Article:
Surviving Cancer: What’s Next?
By the medical team at Northern Light Mercy Cancer Care
All of us, or someone close to us, has likely been touched by a diagnosis of cancer. “Survivor” is a word that can be used to describe someone who was treated and no longer has cancer or is living with cancer now. About 17 million people in the United States are cancer survivors. And they are living longer and more productive lives than ever.
June is National Cancer Survivor Month, and it’s important to recognize that surviving cancer can result in a range of experiences. It can be traumatic, provide an opportunity for growth, or be somewhere in between. Regardless of the path it takes, surviving cancer can be a transformative experience emotionally and physically.
Trying to get back to “normal”
Common concerns for many survivors focus on managing fears that cancer might return or that concentration or energy are not as good as they once were. It may take a while to find a balance between managing these concerns and moving forward with the “new normal” of life. This is especially true if physical fatigue or discomfort from cancer treatments are taking a while to go away.
Some are surprised to realize they have mixed feelings about ending their treatment. While they are happy to have it over, they need to adjust to changes in routines and less frequent contact with their medical team.
Once time and energy are more available to a survivor, they and their loved ones may be thinking about what is most important to them in life. This assessment of priorities is very normal, and it can be helpful to consider expressing these thoughts to a trusted friend, in a journal, or through other creative work.
Support for survivors
A patient’s medical team includes a social worker for counseling. Therapists, clergy, and support groups can also help sort out feelings during the transition to healthy survivorship.
Practical ways to manage these concerns start by using relaxation as the foundation for clear thinking and problem solving. Setting aside some time each day, even a few minutes, for doing something relaxing can make a big difference. For example, breathing exercises, meditation, prayer, or any activity that relaxes the body and mind is a good start.
Taking control of worrisome thoughts by gathering facts can help move beyond unrealistic concerns. Making reasonable plans while remaining flexible can help us manage easing into new routines. And remaining in the moment by being mindful and focused on the next task can help get through even the most challenging situations. Relaxation and rest may help with any short-term memory problems, too.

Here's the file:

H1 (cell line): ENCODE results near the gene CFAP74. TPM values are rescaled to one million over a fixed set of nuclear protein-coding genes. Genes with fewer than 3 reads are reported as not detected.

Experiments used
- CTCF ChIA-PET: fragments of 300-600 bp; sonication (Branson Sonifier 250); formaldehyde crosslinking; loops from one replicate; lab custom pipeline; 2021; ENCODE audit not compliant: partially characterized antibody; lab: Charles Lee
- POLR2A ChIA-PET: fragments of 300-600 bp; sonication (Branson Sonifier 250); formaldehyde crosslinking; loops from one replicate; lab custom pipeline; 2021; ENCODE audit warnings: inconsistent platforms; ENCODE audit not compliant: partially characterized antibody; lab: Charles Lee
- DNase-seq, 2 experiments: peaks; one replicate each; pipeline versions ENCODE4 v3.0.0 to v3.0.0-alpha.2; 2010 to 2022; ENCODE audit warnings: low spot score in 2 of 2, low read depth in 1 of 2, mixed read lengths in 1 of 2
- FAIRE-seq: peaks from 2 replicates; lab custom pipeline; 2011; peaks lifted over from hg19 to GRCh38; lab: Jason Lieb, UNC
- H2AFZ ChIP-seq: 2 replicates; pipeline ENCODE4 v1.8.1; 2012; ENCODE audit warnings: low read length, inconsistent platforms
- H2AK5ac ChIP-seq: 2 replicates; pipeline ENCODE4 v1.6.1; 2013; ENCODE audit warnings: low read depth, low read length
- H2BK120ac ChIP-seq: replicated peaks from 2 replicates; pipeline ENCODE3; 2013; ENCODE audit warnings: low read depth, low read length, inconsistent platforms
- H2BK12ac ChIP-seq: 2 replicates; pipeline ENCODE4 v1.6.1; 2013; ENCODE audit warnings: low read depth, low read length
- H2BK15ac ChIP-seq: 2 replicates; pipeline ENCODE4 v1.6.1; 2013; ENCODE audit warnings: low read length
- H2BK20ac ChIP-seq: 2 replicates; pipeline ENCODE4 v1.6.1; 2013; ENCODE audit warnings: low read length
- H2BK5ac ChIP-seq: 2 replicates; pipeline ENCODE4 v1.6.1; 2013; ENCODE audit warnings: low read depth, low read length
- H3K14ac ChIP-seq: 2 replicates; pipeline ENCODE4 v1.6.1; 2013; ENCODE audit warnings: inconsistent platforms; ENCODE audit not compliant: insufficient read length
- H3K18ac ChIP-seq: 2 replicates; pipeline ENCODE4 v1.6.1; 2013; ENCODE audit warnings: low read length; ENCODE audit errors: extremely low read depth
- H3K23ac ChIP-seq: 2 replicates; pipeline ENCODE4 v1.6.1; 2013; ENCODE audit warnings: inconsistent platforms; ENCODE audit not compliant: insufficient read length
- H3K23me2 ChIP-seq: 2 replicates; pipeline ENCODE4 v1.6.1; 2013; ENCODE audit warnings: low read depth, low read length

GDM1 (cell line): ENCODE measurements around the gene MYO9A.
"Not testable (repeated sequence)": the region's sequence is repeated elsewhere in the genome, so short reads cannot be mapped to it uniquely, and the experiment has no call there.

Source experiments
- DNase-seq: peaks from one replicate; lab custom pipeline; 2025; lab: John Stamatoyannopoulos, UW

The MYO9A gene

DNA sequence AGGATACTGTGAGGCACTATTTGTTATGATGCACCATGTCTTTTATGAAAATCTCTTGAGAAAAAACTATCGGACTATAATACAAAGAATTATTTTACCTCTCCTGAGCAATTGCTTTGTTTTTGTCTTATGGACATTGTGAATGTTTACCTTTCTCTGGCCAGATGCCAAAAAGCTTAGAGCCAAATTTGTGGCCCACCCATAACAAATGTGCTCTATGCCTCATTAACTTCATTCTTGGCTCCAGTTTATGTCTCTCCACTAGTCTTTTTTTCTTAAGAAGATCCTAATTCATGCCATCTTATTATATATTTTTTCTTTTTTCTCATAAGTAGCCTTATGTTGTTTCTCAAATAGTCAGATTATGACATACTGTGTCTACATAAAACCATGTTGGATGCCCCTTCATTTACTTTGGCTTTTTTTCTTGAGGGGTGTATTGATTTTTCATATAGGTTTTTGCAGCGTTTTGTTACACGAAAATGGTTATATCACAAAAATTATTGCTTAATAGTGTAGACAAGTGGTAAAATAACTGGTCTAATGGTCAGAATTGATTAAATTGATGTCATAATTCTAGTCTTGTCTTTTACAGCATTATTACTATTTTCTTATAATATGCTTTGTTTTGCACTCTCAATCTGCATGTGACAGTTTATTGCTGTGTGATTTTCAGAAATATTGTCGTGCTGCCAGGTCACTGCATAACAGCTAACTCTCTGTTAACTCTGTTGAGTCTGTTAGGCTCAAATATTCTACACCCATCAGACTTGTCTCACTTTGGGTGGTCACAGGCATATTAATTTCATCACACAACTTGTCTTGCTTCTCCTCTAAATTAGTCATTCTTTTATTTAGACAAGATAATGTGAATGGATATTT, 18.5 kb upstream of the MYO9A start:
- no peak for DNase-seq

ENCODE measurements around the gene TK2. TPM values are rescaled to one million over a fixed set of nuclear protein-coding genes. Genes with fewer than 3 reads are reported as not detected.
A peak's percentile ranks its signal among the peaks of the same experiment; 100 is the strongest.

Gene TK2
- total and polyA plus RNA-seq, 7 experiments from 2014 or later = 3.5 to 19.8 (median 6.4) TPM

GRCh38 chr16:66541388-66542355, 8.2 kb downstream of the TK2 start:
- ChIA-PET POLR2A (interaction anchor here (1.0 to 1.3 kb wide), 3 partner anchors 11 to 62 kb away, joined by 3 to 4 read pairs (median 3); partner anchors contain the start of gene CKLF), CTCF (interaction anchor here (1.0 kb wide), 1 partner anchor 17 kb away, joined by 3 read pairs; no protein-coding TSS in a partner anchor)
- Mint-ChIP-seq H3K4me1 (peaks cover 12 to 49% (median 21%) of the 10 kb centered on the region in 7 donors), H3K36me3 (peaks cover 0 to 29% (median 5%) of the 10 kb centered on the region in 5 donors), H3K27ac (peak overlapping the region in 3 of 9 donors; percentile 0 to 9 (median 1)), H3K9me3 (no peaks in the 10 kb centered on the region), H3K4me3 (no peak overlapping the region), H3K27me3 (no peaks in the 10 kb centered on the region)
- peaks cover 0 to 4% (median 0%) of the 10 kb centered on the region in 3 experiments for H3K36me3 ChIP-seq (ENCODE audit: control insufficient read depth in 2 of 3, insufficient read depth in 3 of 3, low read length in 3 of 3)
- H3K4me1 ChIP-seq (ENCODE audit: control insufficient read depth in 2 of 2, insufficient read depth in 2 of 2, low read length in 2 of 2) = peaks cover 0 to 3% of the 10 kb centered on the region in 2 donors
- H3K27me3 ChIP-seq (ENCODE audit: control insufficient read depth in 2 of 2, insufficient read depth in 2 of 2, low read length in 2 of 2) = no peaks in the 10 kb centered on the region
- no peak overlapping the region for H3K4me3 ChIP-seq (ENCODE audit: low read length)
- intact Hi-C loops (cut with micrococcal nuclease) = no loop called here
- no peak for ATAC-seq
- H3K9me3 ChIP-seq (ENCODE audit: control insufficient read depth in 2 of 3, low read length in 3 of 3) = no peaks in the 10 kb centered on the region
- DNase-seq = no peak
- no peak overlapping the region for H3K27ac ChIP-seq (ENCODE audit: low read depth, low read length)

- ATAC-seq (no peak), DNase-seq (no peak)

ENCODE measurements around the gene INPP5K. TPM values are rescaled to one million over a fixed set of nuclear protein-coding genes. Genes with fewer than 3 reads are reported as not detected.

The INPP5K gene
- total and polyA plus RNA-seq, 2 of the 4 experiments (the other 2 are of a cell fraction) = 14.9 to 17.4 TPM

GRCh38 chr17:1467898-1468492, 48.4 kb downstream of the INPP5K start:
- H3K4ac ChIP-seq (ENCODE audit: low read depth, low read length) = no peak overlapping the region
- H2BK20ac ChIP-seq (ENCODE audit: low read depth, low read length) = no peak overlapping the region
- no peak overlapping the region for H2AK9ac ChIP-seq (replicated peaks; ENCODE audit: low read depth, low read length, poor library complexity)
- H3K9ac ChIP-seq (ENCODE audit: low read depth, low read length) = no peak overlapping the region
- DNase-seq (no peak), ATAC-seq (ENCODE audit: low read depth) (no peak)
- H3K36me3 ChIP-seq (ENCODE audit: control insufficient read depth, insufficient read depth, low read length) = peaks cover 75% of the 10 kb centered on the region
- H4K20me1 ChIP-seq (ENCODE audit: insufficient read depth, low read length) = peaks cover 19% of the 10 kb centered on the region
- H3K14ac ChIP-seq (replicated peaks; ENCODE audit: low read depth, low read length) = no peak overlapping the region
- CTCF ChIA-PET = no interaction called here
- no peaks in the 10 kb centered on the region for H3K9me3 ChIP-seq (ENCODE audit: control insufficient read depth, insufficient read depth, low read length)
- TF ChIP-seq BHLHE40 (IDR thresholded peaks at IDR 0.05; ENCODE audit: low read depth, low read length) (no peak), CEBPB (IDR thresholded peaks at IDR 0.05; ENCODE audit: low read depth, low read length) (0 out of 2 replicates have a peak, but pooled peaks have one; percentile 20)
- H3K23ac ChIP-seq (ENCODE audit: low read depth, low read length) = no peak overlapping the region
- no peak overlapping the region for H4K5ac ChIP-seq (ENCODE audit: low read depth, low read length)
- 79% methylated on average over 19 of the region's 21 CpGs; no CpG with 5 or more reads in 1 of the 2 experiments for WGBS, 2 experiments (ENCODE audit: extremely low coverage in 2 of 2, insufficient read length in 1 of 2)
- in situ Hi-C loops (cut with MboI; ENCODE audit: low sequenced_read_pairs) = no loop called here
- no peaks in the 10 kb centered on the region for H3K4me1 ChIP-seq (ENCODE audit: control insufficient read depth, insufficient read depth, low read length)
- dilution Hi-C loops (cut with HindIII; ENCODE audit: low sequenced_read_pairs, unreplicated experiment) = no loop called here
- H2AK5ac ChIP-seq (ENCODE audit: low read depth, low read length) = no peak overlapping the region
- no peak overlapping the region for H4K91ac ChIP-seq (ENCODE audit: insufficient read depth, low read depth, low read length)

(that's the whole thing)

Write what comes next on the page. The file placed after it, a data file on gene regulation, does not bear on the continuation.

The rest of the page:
Occupational and physical therapy can be a big help in learning how to manage fatigue, getting around, poor balance, swelling, or difficulty concentrating. This type of therapy can help survivors get back to doing the things most important to them. Getting regular exercise has a protective effect on health, and it may boost energy and mood.
Support for survivors is also available from registered dieticians. More than just diets, survivors can receive assistance with healthy lifestyle changes, including how to shop within a budget for tasty and nutritious meals.
Readjusting to life
Being a cancer survivor sometimes requires increased attention to relationships with family and friends. Survivors might be treated like they can’t do as much for themselves as they once did. Or friends and relatives may not understand the real challenges survivors are going through, especially if they “look good” on the outside. Caregivers may be adjusting to their changing roles as well, wondering what they need to do to be most helpful.
Survivorship may also require coming to grips with the financial impact of cancer. Changes in employment are often on the minds of survivors. They may be wondering if their work is fulfilling or whether they have the energy to do it. While financial situations may have changed since first being diagnosed, the medical team’s social workers and financial counselors can help a lot with these concerns.
A team to lean on
If you or a loved one are a cancer survivor, you’ve been through a lot and learned much. We encourage you to celebrate your accomplishments and use this occasion for personal growth and exploration. Please remember that the care team at Northern Light Mercy Cancer Care will always be available to you for support.